Take your dominant hand (if you're a lefty or righty), and grasp a handful of grass lengthwise, just like you'd grasp a handful of spaghetti, but make sure where you're grasping is not at the base, but at the top four to six inches of grass height. Next, with a half-twisting action, tear out the grass.

What you get, obviously, is a handful of grass. But that's not all, and not even the most important part!

Do you know what else you get?

For one, you get the same amount of grass that a cow would grasp and pull into her mouth. Second, the amount of force you exert to pull that handful of grass is the same amount of force that cow uses to get that same mouthful of grass.

Are you with me?

Now look at the base of the very parts of the grass plants that you pulled up. How much root and soil of those grass plants did you happen to pull up?

If your answer was none to only one or two, with barely any root showing, and no soil whatsoever, then you have just proved that the ARA's claim above is dead-wrong.

Pretty amazing, eh?

But now I wonder... I wonder if this young ARA was confusing what happens when horses graze versus how cattle graze?

See, horses graze have top incisors, something which all cattle lack (sheep, bison, deer, goats, elk also lack upper incisors), so they can select with their lips, then bite and pull up grass right at the base--particularly when it's quite short--to the point where grass plants certainly can be pulled out.

And I can't trust an ARA to know the difference between a horse and a cow...


How Cows Graze... MiG Style!


You see, when a cow grazes, she's not interested in pulling up grass plants by the roots--and this is the exact same for all classes of bovines, including bulls, heifers, and steers--she's only interested in the top few inches of the best part of the plant, which is primarily the leaves or the inflorescence (flowering part of a grass plant). A cow will never ever reach down to the very base of a sward of tall grass plants to pull up the entire plant like a human often will do, no matter the height of those plants. A cow only has a vested interest in the most tasty and palatable part of any plant, and stems are not included in this interest whatsoever.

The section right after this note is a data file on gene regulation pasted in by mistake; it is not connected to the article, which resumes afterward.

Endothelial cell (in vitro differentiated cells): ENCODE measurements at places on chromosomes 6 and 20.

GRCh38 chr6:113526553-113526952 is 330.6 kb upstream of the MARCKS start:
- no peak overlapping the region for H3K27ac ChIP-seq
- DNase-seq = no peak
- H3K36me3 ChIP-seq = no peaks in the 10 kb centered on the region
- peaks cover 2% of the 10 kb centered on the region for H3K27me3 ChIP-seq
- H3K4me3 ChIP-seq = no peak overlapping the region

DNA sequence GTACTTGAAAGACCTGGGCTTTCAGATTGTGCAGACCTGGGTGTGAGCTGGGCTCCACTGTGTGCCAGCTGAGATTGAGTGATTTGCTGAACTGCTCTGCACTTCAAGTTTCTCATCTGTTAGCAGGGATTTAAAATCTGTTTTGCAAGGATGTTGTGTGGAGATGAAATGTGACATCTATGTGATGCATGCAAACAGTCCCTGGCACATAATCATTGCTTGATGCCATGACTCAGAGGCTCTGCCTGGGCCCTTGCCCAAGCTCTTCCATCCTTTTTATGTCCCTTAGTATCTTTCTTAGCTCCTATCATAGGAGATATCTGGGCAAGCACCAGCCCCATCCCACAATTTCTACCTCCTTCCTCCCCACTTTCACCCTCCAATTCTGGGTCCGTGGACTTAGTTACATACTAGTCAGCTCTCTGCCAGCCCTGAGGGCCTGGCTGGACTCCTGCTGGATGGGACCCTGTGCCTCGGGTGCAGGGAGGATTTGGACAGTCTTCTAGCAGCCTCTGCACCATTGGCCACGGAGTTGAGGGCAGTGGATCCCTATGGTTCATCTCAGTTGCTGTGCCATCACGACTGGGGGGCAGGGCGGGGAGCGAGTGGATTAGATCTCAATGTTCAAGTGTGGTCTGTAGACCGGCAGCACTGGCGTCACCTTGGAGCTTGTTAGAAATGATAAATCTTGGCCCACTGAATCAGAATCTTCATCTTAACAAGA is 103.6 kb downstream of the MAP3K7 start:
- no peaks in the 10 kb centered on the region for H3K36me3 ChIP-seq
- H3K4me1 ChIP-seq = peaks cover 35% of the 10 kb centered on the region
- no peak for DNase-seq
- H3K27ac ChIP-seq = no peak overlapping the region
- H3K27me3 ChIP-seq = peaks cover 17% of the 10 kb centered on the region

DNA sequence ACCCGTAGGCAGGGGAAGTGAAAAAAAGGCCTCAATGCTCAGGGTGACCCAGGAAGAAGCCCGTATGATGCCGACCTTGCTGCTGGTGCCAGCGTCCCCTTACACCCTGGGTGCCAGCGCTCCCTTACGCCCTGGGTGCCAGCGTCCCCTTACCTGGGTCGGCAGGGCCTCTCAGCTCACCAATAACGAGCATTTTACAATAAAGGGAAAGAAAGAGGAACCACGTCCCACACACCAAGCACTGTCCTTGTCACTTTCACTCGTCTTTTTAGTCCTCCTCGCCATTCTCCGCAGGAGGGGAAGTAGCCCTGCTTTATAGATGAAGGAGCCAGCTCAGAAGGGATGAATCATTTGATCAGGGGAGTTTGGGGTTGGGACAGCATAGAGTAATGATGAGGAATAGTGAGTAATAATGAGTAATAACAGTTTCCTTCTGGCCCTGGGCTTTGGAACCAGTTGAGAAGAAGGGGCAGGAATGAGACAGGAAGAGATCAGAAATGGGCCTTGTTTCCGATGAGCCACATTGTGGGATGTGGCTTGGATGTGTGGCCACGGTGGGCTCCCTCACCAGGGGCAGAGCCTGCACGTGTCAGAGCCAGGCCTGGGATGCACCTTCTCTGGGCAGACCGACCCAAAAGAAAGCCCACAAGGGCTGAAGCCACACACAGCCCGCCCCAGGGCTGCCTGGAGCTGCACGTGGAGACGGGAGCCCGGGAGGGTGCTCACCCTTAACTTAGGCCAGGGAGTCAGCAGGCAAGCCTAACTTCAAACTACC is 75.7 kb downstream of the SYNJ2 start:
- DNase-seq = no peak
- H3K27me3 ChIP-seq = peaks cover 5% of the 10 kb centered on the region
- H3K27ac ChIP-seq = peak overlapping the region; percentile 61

What she and her herd do not graze, they will push down with their bodies and trample the grasses with their hooves, and poop and pee on it as well. A herd of cows will take one bite and move on to the next plant; the only time they take a second bite is if they've taken that one bite out of every plant they could before being forced to go back for more.

The beauty of mob-grazing, or MiG that I mention in the quote above, is that cows get into this awesome competitive, yet surprisingly orderly mentality of eating as much grass--getting that first bite of good, high-quality forage--as each cow can before one of their neighbours steals a bite before they do. Occasionally there may be a little bit of pushing around, mainly by the more dominant cows, but otherwise the grazing that happens when a herd of cows are moved and confined to a small piece of pasture to eat grass every day is such that each animal ensures each plant gets a bite taken from it, gets trampled and pooped on, before being moved to the next fresh patch of ground.

Cows that are mobbed up are not likely to be so picky about what they eat. They get into this mentality of competitiveness such that they will eat just about anything in front of them; what they don't eat will get trampled down and pooped on. Again, I stress the importance of moving those animals soon before they take more forage than they should.

This is biomimicry: Moving cows often in a dense herd on a regular basis mimics the mobbing behaviour of large wild ruminant herds (elk, bison, antelope...) across the grassland landscape in response to the ever threat of predators.

How do Cows Really Turn Grass into Dirt? 


This doesn't indicate that cows will tear up grass plants and turn the pasture into a dirt lot. Not especially when they're moved in time before they get that second bite, or third bite, or move around so much that their hooves tear up the earth.

This is where I can legitimately say that the only time cows will literally tear up a piece of ground is if it's a very high-traffic area where an excessive amount of "hoof traffic" or trampling impacts the plants to the point that it kills them and turns the area into dirt. Do you see that part about hoof traffic? Yes, you read that right, HOOVES. Not mouths, not grazing, no: The Feet of Cows.